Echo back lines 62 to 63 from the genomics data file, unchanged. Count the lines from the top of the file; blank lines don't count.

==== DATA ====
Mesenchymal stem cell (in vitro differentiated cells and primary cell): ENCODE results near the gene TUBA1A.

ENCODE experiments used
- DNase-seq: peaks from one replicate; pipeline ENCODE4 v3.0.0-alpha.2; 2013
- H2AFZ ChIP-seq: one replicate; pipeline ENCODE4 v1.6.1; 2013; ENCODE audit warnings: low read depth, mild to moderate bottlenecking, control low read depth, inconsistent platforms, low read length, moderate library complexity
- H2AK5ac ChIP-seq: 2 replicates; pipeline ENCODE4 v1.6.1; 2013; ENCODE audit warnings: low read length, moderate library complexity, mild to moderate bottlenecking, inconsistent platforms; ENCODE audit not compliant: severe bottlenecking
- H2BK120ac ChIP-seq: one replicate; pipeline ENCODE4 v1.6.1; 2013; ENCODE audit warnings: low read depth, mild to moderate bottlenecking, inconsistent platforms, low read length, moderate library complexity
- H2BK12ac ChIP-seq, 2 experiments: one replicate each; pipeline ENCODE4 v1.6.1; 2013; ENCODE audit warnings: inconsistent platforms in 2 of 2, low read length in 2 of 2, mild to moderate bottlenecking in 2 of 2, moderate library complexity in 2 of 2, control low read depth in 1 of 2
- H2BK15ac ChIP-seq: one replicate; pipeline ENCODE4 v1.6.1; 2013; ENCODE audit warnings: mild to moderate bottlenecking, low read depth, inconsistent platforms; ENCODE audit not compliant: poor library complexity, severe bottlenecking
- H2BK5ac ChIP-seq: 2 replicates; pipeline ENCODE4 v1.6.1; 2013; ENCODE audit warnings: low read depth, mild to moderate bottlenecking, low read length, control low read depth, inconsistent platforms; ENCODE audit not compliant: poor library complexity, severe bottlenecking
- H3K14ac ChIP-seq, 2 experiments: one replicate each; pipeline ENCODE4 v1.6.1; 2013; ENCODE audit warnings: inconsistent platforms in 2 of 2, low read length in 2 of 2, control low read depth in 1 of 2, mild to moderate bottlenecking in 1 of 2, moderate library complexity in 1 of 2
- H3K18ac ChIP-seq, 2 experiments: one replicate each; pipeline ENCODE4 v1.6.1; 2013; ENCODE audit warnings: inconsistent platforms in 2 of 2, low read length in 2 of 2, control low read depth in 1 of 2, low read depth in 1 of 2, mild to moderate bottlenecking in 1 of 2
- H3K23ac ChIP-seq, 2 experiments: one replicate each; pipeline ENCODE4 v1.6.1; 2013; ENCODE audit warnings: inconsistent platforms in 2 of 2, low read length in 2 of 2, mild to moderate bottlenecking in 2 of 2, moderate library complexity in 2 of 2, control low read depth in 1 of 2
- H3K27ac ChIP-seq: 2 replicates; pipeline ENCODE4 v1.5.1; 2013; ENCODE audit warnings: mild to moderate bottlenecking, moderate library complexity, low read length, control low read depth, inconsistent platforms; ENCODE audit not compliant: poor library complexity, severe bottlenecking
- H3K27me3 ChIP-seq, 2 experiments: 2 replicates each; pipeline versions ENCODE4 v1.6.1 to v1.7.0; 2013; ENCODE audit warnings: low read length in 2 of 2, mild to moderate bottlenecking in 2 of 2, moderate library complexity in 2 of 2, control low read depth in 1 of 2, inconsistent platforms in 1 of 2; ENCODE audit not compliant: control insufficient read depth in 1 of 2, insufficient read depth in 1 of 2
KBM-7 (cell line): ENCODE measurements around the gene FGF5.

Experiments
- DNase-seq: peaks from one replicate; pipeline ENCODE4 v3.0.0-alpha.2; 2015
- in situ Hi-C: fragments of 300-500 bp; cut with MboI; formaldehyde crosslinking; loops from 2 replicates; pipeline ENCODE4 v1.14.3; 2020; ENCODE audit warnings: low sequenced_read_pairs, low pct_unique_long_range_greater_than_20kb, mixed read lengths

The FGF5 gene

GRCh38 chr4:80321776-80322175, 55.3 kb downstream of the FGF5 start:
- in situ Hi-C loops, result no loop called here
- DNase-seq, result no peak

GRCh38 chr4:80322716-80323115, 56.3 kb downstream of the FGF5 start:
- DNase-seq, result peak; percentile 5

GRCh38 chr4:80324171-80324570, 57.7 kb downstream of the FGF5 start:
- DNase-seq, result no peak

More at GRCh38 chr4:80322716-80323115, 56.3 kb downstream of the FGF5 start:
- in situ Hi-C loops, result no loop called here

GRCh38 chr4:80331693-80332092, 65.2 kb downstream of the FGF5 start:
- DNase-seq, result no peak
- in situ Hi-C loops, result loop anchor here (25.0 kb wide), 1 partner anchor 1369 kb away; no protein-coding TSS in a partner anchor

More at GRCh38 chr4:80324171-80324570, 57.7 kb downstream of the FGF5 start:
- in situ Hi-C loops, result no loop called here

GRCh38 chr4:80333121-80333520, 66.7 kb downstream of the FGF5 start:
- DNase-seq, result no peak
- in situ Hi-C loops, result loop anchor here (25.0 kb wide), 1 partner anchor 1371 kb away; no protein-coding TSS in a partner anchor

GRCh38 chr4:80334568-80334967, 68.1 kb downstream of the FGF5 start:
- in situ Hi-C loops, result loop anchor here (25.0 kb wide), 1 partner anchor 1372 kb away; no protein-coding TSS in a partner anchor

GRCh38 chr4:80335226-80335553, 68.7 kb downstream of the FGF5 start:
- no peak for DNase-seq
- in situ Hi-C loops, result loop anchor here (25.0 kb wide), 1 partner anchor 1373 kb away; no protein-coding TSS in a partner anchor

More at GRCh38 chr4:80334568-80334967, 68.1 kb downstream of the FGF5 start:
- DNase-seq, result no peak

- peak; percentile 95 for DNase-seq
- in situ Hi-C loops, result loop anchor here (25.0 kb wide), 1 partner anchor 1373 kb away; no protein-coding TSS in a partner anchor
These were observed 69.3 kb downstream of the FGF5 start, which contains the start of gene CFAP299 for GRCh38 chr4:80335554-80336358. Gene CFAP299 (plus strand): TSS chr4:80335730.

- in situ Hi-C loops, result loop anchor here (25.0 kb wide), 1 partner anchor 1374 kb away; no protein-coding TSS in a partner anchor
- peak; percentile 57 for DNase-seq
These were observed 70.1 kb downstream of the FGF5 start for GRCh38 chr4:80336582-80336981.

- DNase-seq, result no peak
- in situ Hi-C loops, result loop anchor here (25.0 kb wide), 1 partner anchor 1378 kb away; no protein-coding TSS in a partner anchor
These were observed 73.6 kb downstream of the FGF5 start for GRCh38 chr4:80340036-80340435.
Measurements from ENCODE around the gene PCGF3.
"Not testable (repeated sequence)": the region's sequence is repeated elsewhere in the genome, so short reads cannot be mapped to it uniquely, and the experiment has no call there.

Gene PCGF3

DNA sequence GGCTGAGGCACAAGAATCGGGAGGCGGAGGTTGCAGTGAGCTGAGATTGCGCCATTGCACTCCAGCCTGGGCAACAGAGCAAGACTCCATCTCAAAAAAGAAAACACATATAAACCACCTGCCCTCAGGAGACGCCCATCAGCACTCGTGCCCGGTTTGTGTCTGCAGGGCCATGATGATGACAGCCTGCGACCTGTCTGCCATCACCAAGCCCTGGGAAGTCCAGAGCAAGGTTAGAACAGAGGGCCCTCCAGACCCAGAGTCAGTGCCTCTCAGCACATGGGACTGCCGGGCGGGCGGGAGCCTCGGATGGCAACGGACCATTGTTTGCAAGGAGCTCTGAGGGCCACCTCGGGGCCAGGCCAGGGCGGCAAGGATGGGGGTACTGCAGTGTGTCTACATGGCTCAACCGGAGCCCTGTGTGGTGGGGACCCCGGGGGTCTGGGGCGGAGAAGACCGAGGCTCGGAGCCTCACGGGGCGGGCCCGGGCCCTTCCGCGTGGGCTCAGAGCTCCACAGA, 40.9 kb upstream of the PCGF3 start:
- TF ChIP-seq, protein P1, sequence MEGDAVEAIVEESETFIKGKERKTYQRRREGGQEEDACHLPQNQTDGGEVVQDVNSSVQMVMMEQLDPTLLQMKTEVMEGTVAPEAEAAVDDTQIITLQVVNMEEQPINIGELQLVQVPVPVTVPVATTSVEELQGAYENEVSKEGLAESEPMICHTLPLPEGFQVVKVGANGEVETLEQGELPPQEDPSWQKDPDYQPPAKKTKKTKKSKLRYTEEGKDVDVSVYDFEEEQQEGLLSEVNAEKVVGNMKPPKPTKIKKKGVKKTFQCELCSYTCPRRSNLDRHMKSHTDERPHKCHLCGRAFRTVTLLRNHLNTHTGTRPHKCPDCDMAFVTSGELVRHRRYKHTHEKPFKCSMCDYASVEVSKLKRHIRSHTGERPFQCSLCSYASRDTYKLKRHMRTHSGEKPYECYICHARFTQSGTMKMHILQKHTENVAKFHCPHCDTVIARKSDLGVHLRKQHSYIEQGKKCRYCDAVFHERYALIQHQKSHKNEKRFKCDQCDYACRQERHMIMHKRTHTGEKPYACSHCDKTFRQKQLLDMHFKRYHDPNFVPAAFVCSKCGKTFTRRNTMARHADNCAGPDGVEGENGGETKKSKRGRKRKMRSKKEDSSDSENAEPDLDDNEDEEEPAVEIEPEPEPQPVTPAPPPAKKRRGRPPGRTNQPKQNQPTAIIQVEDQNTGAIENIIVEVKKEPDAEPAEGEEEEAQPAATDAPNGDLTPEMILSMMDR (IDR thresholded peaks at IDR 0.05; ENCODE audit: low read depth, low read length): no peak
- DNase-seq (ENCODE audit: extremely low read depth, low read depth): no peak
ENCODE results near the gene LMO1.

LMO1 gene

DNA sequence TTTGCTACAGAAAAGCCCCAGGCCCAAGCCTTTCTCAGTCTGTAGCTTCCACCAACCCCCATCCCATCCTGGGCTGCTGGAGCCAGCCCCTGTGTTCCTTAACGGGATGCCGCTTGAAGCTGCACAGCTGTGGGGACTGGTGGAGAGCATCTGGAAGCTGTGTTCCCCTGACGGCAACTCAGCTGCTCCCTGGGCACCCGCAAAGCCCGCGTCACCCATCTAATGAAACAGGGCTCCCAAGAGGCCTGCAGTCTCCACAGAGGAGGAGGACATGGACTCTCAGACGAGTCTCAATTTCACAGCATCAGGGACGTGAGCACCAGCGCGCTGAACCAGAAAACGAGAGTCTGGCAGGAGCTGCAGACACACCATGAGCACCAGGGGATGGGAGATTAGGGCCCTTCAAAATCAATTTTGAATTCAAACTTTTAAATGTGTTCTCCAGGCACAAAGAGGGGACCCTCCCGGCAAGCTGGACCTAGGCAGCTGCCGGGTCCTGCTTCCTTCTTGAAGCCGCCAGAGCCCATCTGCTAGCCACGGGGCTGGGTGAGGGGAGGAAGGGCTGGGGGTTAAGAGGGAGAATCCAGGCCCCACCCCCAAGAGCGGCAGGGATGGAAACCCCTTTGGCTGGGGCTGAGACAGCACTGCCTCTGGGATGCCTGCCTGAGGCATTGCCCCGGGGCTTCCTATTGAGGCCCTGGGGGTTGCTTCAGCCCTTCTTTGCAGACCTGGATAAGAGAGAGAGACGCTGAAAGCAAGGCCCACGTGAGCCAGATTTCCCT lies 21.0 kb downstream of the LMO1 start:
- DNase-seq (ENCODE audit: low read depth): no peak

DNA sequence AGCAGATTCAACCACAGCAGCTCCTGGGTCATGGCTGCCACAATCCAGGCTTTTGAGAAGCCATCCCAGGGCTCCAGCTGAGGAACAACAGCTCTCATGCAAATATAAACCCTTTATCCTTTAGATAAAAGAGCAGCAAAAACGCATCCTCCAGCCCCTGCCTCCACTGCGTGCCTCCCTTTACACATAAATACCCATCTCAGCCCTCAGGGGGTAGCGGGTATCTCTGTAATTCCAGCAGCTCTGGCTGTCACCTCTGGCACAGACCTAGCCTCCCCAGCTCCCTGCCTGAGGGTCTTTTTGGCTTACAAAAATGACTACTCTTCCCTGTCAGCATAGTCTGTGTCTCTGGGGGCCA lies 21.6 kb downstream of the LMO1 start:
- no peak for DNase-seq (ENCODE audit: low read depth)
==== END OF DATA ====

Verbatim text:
- DNase-seq (ENCODE audit: low read depth): no peak

DNA sequence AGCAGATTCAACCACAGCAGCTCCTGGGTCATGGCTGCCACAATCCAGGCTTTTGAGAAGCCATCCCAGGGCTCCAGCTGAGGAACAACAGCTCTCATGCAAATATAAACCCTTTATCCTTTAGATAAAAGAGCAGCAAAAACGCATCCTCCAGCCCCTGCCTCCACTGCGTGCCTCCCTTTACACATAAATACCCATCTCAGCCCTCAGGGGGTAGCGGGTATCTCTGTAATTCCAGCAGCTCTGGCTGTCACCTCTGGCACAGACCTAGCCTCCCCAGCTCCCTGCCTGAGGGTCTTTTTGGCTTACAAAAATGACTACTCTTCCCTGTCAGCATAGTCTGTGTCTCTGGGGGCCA lies 21.6 kb downstream of the LMO1 start: